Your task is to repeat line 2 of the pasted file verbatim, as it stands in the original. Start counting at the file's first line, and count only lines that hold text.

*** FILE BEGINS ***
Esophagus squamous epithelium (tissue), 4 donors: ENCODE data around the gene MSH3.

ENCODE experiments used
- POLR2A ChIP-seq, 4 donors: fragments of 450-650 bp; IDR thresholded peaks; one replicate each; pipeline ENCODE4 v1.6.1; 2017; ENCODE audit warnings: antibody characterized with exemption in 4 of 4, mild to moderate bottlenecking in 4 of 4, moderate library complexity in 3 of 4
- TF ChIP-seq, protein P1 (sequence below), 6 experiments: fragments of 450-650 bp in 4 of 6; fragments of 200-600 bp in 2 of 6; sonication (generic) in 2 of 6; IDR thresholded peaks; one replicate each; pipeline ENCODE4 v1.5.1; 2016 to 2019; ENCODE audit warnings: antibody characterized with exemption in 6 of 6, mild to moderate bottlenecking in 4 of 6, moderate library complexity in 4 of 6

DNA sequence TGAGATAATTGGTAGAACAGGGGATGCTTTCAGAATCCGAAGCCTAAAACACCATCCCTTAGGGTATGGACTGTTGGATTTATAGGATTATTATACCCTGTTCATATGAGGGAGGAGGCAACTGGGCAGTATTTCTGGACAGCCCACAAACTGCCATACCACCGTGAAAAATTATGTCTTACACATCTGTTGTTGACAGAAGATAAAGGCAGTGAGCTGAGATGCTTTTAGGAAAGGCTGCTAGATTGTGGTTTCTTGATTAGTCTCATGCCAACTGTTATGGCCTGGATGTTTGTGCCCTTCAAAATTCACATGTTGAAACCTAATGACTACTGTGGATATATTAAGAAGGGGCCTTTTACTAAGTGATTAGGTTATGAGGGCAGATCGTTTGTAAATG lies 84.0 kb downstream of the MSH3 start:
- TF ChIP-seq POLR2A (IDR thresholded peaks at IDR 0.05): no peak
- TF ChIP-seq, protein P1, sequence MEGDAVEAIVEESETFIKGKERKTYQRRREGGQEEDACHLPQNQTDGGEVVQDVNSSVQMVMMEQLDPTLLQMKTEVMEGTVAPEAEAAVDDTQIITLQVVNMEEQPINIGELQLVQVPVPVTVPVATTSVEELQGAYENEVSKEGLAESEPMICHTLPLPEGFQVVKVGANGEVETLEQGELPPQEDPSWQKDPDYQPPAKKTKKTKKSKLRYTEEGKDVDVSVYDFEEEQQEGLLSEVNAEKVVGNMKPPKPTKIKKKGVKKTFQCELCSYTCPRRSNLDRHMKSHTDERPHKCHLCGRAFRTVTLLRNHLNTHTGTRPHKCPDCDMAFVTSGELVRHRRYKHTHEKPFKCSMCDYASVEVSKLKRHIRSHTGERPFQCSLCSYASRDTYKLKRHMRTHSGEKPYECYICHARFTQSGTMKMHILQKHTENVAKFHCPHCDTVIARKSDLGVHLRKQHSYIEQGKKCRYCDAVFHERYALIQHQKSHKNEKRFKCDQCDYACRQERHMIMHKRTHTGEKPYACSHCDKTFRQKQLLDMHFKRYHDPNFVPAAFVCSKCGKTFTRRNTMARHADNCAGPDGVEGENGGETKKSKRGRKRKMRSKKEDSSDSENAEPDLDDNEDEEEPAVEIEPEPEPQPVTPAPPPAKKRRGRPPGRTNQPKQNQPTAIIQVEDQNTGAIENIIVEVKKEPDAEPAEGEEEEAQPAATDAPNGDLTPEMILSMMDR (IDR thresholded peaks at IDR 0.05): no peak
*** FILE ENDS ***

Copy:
ENCODE experiments used